Last year laid the groundwork for what we are set to see in the data centre during 2017. There has been a general reluctance to talk about application development for the cloud. People simply weren’t ready. But in 2016, these conversations started taking place, and in 2017 we’re set to see a significant trend towards cloud application development.
Within the context of increasing numbers of organisations moving large IT operations into the cloud during 2016, this makes sense. It is a natural follow on development. People are beginning to understand that the value is apparent, the technology is solid, and the opportunity is clear.
Moving on application builds
Developers can get moving on application builds without having to wait for hardware and software to show up in the data centre, applications can be quickly put into production and it’s easier to collaborate with other developers, architects, and designers.
Related to this is a growing interest in bare metal servers for the cloud market. Designed for high density data centre workloads and thriving on tasks like container-based applications, data processing, threaded application workloads and network heavy functions such as load balancing, these bare metal servers are expected to prove popular for developers. In essence, bare metal offers low cost flexibility which is clearly compelling.
Hybrid cloud gathers pace
The hybrid cloud market will also become more prominent. While the benefits of cloud computing are clearly compelling, people still want to retain a sense of ownership and control. They still want a private, single tenancy cloud. They want to know where their data is, have the ability to tap into cloud functionality, but also scale into the public cloud when required.
It’s a big psychological step to farm out IT operations entirely to the cloud. However, with a hybrid environment in which on-premises private cloud and third-party public cloud are mixed together with orchestration between the two, organisations retain a sense of control while benefiting from infrastructure savings.
Another area that is garnering interest and is set to become a driving dynamic in the coming year is security developments. One of the first things people would say about the cloud was ‘it’s not secure’’. Now the market has accepted that clouds can be secure, it’s still something that needs to be front of mind.
In 2017 we’re set to see a move towards advanced protection based on behavioural analytics where cloud service logs are scanned in real time and flags raised when anomalies are detected.
For instance, if someone usually logs into a VPN between the hours of 9 and 5 and then a log-on takes place at 10 in the evening, this is detected and flagged. Or if traffic is coming from and going to an unknown international IP address, this too is flagged.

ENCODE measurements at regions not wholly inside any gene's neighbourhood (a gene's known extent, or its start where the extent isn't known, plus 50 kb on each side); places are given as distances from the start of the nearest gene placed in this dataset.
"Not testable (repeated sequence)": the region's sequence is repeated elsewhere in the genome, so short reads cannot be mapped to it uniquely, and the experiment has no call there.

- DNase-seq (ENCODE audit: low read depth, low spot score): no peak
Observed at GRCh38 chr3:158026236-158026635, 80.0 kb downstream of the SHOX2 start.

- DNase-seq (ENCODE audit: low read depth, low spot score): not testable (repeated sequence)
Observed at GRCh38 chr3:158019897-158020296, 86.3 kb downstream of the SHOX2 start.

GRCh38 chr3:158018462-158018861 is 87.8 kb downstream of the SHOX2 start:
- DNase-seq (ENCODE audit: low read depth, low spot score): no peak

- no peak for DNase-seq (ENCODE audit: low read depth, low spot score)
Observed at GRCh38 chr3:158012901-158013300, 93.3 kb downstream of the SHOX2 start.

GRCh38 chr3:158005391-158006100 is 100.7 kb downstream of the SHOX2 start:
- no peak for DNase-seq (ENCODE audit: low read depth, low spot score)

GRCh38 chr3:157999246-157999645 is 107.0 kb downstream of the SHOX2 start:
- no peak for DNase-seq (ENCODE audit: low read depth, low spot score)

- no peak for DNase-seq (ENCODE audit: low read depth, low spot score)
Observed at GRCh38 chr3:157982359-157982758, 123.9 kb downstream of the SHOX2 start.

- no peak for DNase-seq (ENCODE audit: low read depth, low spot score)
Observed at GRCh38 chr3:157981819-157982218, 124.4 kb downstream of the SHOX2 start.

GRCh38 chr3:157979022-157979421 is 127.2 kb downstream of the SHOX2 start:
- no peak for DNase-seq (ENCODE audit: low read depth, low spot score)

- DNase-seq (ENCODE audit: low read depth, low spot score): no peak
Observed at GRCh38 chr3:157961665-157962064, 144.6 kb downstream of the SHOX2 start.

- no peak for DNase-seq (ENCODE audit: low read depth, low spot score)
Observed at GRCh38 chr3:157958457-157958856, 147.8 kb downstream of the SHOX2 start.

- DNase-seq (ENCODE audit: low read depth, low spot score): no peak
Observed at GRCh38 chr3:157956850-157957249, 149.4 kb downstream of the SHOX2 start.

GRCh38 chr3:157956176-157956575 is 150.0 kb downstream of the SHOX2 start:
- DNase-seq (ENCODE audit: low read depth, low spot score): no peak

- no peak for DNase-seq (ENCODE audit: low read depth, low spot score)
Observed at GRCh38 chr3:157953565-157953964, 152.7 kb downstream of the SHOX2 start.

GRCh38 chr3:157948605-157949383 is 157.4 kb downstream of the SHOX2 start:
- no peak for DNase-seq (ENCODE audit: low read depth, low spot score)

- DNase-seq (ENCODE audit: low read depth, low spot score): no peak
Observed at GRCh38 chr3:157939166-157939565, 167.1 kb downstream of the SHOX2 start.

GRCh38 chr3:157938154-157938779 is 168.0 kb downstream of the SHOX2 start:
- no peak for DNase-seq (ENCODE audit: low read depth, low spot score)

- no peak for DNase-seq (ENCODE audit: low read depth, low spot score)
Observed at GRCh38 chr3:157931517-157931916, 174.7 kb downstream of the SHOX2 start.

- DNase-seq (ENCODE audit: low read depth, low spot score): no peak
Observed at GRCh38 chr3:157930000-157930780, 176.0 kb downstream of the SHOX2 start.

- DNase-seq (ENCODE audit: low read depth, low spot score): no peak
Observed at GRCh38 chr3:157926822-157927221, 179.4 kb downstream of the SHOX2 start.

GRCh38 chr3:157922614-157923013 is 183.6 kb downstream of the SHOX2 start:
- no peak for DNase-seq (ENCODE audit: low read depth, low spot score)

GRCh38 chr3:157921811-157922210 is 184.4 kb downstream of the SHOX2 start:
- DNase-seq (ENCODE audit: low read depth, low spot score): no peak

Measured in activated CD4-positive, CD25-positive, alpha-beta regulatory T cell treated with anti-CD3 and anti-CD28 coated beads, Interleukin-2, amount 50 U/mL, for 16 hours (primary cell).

Another area that is set to become more marked during 2017 is defending against distributed denial of service attacks (DDoS). Last year saw some big DDoS attacks, most notably one in which some of the world’s most popular websites were taken offline in the US.
Stopping DDoS attacks
Behind cost savings, efficiency is the second biggest driver for cloud adoption. Organisations are interested in running big loads that require mega-watts of power, so cost and efficiency saving are welcomed.
This is also set to drive a growing popularity for platform-as-a-service, essentially server-less computing. For example, instead of running a server with an OS and database platform, you could just provision a datbase PaaS service and never have to worry about the maintenance of the OS and database platform.
QoS for verticals
An important new element we’re focusing on is offering Quality of Service (QoS) around hybrid clouds in specific verticals. It used to be that QoS management presented challenges for cloud applications. At a general level we’ve addressed this and are now offering QoS for specific verticals such as healthcare and retail for guaranteed performance, availability and reliability.
Lastly, another issue that will become prominent in 2017 is avoiding vendor lock in.
Avoiding vendor lock in
But in tandem with this is a concern about getting locked in with platforms such as AWS and Azure. For some time, companies have made big efforts to avoid vendor lock-in when designing IT infrastructure.
This is now extending to the cloud with justifiable concerns around costs that could spiral out of control, differing standards and a one-size-fits-all approach. This is why there is also such an interest in a hybrid approach in which a mix of public and private clouds and on premises systems come into play, enabling customers to retain autonomy.
Overall, we expect to see accelerated growth for a hybrid infrastructure approach, given that customers can combine public, bare metal, and private cloud environments to get the best hybrid solution for their organisation.
Susan Bowen, VP & GM, EMEA, Cogeco Peer 1
Image source: Shutterstock/Scanrail1